Emergency Preparedness & Response

an icon representing emergency response

During high water and heavy rain events, the Districts implement emergency action plans to keep levees and facilities functioning to protect life, property, and the environment. We work closely with partner agencies, landowners, and non-profit and community organizations to ensure a coordinated approach during emergency events. Our key emergency partners include:

Multnomah County Emergency Management

Portland Bureau of Emergency Management

US Army Corps of Engineers – Emergency Management

Port of Portland – Emergency Management

MCDD Flood Emergency Action Plan (FEAP)

Our response to a flood event is described in detail in our Flood Emergency Action Plan (FEAP). The plan outlines the District’s response to the threat of a flood. This plan only addresses emergency response to a flood event on the Columbia River or Lower Columbia Slough; it does not cover response to stormwater emergencies.

Trainings and Exercises 

District employees undergo Federal Emergency Management Agency (FEMA) trainings in order to prepare for our role in a flood or other regional emergencies.  We put our plans to practice and hold annual tabletop exercises with partners to ensure a coordinated approach to emergency response.


Though the Districts are a first responder in a flood event, the organization of an evacuation and the provision of personal services is coordinated by each City.  Click below to learn more about each City’s Emergency Operations Plans.

City of Portland

City of Gresham

City of Fairview

City of Troutdale

If you have questions regarding emergency management at the Districts, please contact Project Manager Brian Eberhardt at or 503-281-5675.


Make a Plan

Flooding is the most common natural disaster in the United States and can happen anywhere. You can create an emergency plan for flooding, and other emergencies, in just three steps:

1) With your family or household members, discuss how to prepare and respond to the types of emergencies that are most likely to happen where you live, work and play.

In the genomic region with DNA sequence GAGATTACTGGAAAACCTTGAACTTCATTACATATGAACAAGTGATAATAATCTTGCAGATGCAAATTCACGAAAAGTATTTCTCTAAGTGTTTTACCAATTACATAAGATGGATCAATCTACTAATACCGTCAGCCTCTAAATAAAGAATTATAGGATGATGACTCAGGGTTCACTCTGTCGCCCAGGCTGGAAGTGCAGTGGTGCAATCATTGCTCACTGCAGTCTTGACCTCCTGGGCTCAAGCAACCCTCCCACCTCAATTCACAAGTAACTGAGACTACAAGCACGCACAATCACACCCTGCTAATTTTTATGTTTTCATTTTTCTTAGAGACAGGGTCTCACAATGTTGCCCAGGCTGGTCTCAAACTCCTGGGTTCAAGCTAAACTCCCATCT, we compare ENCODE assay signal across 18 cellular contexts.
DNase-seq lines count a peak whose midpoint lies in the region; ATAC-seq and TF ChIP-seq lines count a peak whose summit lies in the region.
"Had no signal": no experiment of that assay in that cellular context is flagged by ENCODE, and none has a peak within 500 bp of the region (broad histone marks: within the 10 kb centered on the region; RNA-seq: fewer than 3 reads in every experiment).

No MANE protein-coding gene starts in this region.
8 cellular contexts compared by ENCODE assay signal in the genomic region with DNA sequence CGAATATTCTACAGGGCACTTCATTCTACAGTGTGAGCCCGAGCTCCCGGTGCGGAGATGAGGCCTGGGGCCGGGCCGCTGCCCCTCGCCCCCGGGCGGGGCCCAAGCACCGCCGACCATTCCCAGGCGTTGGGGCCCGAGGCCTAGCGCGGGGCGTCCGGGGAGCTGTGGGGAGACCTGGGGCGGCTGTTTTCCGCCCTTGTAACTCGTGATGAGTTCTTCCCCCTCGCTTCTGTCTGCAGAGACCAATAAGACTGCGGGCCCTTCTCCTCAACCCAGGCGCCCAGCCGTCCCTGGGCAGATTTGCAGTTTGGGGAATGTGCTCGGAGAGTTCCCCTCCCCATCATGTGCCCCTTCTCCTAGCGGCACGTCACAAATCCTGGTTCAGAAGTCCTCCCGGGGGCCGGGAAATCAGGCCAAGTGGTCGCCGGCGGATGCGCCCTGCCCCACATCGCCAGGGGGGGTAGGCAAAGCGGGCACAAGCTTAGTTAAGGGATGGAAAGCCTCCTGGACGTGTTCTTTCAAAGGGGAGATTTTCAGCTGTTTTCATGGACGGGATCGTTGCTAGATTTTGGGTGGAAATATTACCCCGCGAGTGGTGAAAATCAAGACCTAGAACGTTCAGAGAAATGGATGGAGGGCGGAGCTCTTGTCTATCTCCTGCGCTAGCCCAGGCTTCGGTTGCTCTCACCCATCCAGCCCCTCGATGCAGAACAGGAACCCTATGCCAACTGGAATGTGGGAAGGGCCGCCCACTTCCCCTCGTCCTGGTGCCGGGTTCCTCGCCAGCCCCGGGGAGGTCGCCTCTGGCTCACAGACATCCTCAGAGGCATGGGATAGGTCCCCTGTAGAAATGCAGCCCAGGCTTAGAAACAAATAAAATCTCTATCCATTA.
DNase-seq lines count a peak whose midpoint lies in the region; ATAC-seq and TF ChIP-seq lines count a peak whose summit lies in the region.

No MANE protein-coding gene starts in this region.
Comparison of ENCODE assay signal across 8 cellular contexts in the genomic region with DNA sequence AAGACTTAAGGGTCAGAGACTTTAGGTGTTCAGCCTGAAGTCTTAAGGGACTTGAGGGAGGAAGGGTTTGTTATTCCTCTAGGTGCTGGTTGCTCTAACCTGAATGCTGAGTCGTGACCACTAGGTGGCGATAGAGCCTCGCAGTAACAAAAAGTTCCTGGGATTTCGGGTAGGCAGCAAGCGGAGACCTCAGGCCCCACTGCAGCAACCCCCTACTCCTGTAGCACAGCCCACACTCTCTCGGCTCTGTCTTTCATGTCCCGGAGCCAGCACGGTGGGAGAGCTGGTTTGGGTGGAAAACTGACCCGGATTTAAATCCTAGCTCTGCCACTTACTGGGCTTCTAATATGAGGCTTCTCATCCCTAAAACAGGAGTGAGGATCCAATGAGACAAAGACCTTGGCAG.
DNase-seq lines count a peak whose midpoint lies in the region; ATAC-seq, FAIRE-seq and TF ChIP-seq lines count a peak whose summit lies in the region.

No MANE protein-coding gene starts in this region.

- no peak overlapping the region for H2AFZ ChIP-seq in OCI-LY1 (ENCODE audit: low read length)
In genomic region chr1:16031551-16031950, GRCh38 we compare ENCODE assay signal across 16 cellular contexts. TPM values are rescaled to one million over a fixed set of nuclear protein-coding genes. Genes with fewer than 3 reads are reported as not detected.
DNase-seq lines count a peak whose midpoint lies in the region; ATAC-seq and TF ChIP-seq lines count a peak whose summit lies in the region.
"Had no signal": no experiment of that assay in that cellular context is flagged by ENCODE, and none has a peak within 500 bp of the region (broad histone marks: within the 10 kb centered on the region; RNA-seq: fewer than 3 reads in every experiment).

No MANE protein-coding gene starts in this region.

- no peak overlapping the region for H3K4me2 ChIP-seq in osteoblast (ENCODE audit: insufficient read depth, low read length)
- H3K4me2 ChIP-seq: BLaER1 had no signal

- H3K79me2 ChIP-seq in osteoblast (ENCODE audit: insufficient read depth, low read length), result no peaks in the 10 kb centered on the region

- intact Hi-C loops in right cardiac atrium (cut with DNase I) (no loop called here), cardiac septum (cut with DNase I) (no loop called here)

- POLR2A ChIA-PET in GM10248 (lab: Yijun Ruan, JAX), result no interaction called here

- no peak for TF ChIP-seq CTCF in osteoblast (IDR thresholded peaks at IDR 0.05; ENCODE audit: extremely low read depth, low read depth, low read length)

2) Identify responsibilities for each member of your household and how you will work together as a team.

3) Practice, practice, practice.

Build a Supply Kit

In an emergency, emergency response teams may not be able to assist everyone immediately. Being prepared means being equipped with the proper supplies you may need in the event of an emergency or disaster. Keep your supplies in an easy-to-carry emergency preparedness kit that you can use at home or take with you in case you must evacuate.

Stay Informed

Flood History

The Districts have experienced four “100-year events” and two “500-year events” since 1894, the highest flood on record for the Columbia River at the Vancouver Gage.  A 100-year event has a 1-percent chance of occurring within any given year and a 500-year event has a 0.2-percent chance of occurring in any given year. Below is a high water timeline of the last big floods along the lower Columbia River.

June 1894

Heavy precipitation throughout the Columbia River basin during the 1893-94 winter led to heavy snowpack. This was followed by a dry, warm spring resulting in a massive snowmelt. There was still heavy rainfall in the lower basin, contributing to the flooding. Water levels remained at major flood levels (31.3+ NAVD88) for 38 days. The Districts were not formed at this time. 

May 1948

Heavy precipitation in the Columbia River basin throughout the winter led to heavy snowpack. Early spring had little precipitation and few warm days. May brought heavy rainfall and warm temperatures, which created heavy snowmelt in late May causing flooding throughout the entire basin. Water levels remained at major flood levels for 26 days. Levees/embankments breached in PEN 1, PEN 2, and MCDD.

June 1956

Persistent heavy precipitation in the Columbia River basin started in October of 1955 through February of 1956. Heavy rainfall in the northern Columbia basin continued in March. Snowpack in higher elevations started by the end of October, and by springtime snowpack was much higher than usual. Warm temperatures in late spring augmented the snowmelt. Water levels remained at major flood levels for 12 days. The Districts’ system performed well. 

December 1964

Unusual cold weather in early December was followed by heavy snowfall.  Subsequently there was warm, persistent, heavy rains later in the month. December rainfall that year was more than 3.5” above average in the Portland area. Water levels remained at major flood levels for 2 days. The Districts’ system performed well. 

February 1996

The season had heavy snowfall, ice, and warmer temperatures earlier in the season. Floodwaters were fed by heavy rains and melting snow. The Portland Airport area received about 7 inches of rain in a four day period. The Willamette River reached 28.6 feet (WRD) in height and crested the downtown Portland seawall (33.8 NAVD88). The Districts’ system performed well, erosion and seepage were main concerns.